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Plasmids 101: Multicistronic Vectors

Posted by Melina Fan on Sep 9, 2014 4:20:00 PM

Co-expression of multiple genes is valuable in many experimental settings. To achieve this, scientists use a multitude of techniques including co-transfection of two or more plasmids, the use of multiple or bidirectional promoters, or the creation of bicistronic or multicistronic vectors. Unlike promoters which will create unique mRNA transcripts for each gene that is expressed, multicistronic vectors simultaneously express two or more separate proteins from the same mRNA. We've discussed promoters before so in this blog post we’ll cover basics of multicistronic vectors: why they are useful, how they work, and how to get started with them.

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Topics: Plasmid Technology, Plasmids 101

A Conference By Postdocs For Postdocs: Future of Research

Posted by Joanne Kamens on Sep 2, 2014 11:05:00 AM

This post was originally published on LinkedIn. Follow Addgene on LinkedIn for repository news and updates.

Scientists must do science to be happy. What do we have to change to ensure that all scientists can have successful careers doing science in some form? There is a lot of talk about the state of scientist training in the US and around the world. There are rumors that we are training too many scientists and some propose radical changes to the way we view the graduate school and postdoc training years.

There is no doubt that there are too many scientists in the pipeline were they all to pursue jobs in academia. Certainly funding for academic research and training is getting tighter and competition is fierce. However, I believe there are plenty of great jobs out there for science PhDs. The problem is that too few of these trainees are sufficiently prepared during their 6-12+ (!) years of training to get jobs. They are not exposed to the vast non-academia career landscape and there is insufficient (or no) emphasis on developing transferable skills to enable pursuit of these diverse opportunities after training.

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Topics: Career

Plasmids 101: How to Verify Your Plasmid

Posted by Lianna Swanson on Aug 28, 2014 11:34:00 AM

Congratulations, you have a plasmid expressing your gene of interest (YGOI) and are ready to dive into your functional experiments! Whether you’ve cloned the plasmid yourself or obtained it from a colleague down the hall, it is always a good idea to take some time to confirm that you are working with the correct construct, and verify that the plasmid you received matches the expected sequence. Here at Addgene, we use NGS-based quality control to confirm the sequence of all the plasmids we distribute. This method is time-intensive, so we recommend two other methods for quick plasmid verification: Sanger sequencing and diagnostic restriction digest.

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Topics: Plasmid How To, Lab Tips, Plasmids 101

Advice for Moving Into Sales After Your Science Postdoc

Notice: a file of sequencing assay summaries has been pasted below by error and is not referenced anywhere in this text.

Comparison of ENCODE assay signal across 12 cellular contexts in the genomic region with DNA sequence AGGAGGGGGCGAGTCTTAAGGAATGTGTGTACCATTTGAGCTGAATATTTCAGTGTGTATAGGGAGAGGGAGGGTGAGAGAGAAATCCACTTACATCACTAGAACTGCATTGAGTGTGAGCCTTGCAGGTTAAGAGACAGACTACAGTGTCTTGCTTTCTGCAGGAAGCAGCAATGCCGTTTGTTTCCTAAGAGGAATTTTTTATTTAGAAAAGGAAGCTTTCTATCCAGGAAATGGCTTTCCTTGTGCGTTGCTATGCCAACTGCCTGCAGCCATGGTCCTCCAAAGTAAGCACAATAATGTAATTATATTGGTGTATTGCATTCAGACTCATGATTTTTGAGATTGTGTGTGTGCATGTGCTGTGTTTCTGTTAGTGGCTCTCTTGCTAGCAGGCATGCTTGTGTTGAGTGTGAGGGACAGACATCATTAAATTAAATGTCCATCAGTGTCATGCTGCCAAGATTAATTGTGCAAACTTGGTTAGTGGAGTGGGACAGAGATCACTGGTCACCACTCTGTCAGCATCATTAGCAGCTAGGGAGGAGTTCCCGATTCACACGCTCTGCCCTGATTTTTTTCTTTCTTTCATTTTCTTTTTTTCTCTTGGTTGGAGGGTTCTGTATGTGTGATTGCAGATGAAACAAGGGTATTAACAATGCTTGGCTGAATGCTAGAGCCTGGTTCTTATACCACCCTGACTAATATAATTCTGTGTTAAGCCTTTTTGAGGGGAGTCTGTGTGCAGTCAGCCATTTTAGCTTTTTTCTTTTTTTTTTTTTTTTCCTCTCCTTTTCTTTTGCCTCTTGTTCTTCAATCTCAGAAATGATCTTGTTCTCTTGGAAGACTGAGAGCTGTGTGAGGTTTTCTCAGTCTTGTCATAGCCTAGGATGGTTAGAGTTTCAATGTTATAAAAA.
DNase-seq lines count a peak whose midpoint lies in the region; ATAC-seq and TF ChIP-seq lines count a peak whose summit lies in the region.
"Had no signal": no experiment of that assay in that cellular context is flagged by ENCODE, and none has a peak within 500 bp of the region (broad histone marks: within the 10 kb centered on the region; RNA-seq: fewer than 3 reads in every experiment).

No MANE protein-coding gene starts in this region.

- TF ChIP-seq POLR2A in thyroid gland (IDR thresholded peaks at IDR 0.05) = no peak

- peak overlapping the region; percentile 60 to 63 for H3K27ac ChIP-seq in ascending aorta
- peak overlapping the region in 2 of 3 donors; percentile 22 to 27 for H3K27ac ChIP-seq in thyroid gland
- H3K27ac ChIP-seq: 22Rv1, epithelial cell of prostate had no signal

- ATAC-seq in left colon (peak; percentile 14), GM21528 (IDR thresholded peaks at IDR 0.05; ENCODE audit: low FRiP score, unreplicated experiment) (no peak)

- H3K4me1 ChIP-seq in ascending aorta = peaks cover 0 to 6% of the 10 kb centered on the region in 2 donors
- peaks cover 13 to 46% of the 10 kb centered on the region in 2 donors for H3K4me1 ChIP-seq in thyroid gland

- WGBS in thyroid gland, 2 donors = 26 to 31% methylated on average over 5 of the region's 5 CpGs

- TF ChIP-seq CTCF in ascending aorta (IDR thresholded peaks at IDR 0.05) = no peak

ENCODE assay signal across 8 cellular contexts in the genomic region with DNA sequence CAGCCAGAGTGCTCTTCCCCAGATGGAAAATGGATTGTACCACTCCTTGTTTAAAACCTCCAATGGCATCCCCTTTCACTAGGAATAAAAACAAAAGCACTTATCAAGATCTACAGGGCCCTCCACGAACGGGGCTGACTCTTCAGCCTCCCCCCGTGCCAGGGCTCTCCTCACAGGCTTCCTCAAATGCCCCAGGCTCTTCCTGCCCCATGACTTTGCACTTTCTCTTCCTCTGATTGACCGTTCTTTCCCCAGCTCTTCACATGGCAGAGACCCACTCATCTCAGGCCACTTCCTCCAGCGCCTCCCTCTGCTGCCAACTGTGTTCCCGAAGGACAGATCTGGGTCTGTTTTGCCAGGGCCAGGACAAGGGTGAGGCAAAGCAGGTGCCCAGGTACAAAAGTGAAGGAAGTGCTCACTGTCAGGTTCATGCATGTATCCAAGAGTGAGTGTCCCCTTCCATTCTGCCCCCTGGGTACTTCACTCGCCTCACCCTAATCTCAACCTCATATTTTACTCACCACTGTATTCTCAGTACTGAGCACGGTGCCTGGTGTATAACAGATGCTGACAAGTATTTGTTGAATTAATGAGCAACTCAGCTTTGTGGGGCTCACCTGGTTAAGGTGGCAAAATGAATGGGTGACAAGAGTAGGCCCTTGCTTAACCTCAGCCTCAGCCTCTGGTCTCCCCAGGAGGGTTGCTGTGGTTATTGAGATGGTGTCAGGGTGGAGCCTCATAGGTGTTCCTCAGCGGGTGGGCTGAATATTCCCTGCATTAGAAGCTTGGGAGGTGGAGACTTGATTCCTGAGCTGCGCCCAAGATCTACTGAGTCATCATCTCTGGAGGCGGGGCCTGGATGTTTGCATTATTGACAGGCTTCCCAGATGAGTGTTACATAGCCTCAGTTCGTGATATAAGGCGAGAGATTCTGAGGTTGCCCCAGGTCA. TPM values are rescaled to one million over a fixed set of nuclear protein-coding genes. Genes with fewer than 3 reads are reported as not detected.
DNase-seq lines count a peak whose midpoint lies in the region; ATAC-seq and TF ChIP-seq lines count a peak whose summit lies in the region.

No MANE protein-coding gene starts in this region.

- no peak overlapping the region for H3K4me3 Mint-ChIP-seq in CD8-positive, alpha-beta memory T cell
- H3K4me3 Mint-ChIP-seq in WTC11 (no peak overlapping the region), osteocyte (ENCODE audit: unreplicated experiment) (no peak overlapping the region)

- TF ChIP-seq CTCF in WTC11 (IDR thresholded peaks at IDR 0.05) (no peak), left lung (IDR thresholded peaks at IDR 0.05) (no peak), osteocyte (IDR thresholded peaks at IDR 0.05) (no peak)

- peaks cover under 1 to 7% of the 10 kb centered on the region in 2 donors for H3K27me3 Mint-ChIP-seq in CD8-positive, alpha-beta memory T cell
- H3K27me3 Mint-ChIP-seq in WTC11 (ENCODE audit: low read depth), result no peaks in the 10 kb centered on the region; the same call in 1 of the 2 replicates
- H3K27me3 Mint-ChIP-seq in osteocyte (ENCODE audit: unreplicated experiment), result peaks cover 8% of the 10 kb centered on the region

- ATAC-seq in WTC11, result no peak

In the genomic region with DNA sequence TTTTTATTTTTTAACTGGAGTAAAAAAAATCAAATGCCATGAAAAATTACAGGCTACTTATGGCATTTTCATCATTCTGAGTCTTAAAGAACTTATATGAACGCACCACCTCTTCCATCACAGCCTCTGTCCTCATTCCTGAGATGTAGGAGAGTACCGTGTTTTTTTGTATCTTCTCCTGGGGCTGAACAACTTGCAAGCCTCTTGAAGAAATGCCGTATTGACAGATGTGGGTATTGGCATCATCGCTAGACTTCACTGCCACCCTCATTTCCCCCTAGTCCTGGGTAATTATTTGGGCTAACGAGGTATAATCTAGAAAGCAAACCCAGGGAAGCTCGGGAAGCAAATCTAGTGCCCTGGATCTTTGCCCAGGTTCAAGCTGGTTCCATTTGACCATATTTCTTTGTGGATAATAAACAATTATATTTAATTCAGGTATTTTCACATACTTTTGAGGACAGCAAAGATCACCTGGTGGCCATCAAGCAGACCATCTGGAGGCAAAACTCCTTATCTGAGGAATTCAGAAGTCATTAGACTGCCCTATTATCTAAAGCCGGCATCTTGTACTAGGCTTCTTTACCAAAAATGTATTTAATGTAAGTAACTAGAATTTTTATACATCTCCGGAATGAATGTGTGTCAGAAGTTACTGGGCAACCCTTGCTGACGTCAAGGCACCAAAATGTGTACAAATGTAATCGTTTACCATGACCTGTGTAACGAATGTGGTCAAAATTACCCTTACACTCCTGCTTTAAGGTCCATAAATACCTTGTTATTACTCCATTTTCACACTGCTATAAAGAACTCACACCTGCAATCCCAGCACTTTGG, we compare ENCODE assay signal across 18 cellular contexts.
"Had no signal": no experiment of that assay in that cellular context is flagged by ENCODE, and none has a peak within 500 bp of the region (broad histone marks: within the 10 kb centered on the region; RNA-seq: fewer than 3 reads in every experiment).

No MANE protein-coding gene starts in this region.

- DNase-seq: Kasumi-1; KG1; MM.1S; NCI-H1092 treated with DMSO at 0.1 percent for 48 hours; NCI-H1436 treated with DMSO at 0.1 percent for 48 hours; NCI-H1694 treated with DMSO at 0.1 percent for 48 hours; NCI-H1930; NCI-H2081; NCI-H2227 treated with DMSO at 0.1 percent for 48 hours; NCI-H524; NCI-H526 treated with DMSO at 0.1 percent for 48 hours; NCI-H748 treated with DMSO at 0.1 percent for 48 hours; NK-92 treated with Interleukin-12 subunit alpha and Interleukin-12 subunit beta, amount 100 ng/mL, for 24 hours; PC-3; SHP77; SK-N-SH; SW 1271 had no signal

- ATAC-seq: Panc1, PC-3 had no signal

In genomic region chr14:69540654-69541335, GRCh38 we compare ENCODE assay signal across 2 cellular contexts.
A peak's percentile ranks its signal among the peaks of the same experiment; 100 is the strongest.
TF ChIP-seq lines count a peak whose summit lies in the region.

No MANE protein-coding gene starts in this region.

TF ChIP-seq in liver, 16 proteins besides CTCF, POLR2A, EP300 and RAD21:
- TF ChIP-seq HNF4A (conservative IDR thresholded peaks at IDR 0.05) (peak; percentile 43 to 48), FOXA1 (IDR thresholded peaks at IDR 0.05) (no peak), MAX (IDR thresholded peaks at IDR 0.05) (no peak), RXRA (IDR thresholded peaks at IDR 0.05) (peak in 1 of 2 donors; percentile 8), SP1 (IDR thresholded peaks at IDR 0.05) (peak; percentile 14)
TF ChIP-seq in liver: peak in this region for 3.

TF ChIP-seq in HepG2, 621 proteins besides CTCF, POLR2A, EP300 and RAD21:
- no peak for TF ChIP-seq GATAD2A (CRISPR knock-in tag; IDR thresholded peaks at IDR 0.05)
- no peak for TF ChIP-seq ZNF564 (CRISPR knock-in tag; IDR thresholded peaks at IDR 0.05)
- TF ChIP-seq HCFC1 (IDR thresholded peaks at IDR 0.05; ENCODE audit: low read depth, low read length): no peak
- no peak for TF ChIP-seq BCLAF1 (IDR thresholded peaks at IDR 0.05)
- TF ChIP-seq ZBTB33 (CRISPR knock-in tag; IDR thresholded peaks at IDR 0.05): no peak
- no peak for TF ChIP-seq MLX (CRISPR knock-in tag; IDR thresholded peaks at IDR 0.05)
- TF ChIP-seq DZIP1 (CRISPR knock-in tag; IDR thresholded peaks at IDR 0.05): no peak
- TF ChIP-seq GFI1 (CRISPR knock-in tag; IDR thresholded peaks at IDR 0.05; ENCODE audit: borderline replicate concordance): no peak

Posted by Guest Blogger on Aug 21, 2014 11:15:00 AM

This guest blog post was contributed by Seán Mac Fhearraigh, PhD, of www.phdadvice.com.

I sold out, well in part that’s what leaving academia feels like for a lot of researchers. For many years I struggled with the questions of “Will I leave academia?” and "What type of science careers would would make a good fit for me?" Whatever would I do next and what options lie ahead of me? Like a considerable number of researchers, I had high hopes of securing tenure in a British or Irish University where I would continue on with my academic dream of studying cell division. However, after 6 years in the business of western blots and cloning, I decided to pack it in. I had just started month 8 of my 3 year Post-Doctoral contract at the University of Cambridge and knew it was time to leave. I really enjoyed my time in the lab, my colleagues and what I was researching, but I decided I needed a new challenge.

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Topics: Career, Career Readiness

Choosing Your Perfect Empty Backbone

Posted by Lianna Swanson on Aug 19, 2014 11:39:33 AM

Vectors (or empty backbones) are frequently used in molecular biology to isolate, multiply, or express the insert they carry in the target cell. These vectors allow you to test the function of Your Gene Of Interest (YGOI) in a controlled environment under various conditions. The first thing you'll need to decide when running your experiment, is which vector will best suit your needs?

At Addgene, we have a vast collection of empty backbones that have been designed, tested, and published by academic scientists. To help you find the vector that fits your experiments, I've described below some of the most frequently requested vectors in our repository and will discuss some of the features you may want to consider as you make your choice.

The first and most important thing you need to know is your expression system or environment. The host organism will determine the type of vector that you will need. You will also have to make sure that your plasmid has been incorporated into the host organism, usually achieved with the proper selection marker or antibiotic resistance.

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Topics: Plasmid How To, Plasmid Technology, Plasmid Elements

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